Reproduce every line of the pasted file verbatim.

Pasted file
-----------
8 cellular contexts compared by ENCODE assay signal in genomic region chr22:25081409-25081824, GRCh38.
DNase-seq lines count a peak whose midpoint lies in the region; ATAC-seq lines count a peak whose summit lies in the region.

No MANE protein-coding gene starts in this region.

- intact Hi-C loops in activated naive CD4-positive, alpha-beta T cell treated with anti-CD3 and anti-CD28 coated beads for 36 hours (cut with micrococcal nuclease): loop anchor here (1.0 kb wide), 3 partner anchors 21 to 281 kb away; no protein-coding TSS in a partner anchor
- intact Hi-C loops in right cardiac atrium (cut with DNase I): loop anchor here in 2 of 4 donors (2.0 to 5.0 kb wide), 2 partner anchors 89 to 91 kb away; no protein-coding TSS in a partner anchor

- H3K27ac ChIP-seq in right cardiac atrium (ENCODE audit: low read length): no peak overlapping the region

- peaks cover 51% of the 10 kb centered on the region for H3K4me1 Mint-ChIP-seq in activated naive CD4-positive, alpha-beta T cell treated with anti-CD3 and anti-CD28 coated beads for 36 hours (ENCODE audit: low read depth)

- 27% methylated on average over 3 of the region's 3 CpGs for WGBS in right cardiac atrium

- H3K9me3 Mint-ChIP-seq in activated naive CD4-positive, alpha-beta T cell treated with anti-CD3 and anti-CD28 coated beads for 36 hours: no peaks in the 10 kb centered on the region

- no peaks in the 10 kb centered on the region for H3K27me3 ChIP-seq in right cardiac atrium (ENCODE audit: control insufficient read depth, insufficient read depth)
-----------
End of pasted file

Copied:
8 cellular contexts compared by ENCODE assay signal in genomic region chr22:25081409-25081824, GRCh38.
DNase-seq lines count a peak whose midpoint lies in the region; ATAC-seq lines count a peak whose summit lies in the region.

No MANE protein-coding gene starts in this region.

- intact Hi-C loops in activated naive CD4-positive, alpha-beta T cell treated with anti-CD3 and anti-CD28 coated beads for 36 hours (cut with micrococcal nuclease): loop anchor here (1.0 kb wide), 3 partner anchors 21 to 281 kb away; no protein-coding TSS in a partner anchor
- intact Hi-C loops in right cardiac atrium (cut with DNase I): loop anchor here in 2 of 4 donors (2.0 to 5.0 kb wide), 2 partner anchors 89 to 91 kb away; no protein-coding TSS in a partner anchor

- H3K27ac ChIP-seq in right cardiac atrium (ENCODE audit: low read length): no peak overlapping the region

- peaks cover 51% of the 10 kb centered on the region for H3K4me1 Mint-ChIP-seq in activated naive CD4-positive, alpha-beta T cell treated with anti-CD3 and anti-CD28 coated beads for 36 hours (ENCODE audit: low read depth)

- 27% methylated on average over 3 of the region's 3 CpGs for WGBS in right cardiac atrium

- H3K9me3 Mint-ChIP-seq in activated naive CD4-positive, alpha-beta T cell treated with anti-CD3 and anti-CD28 coated beads for 36 hours: no peaks in the 10 kb centered on the region

- no peaks in the 10 kb centered on the region for H3K27me3 ChIP-seq in right cardiac atrium (ENCODE audit: control insufficient read depth, insufficient read depth)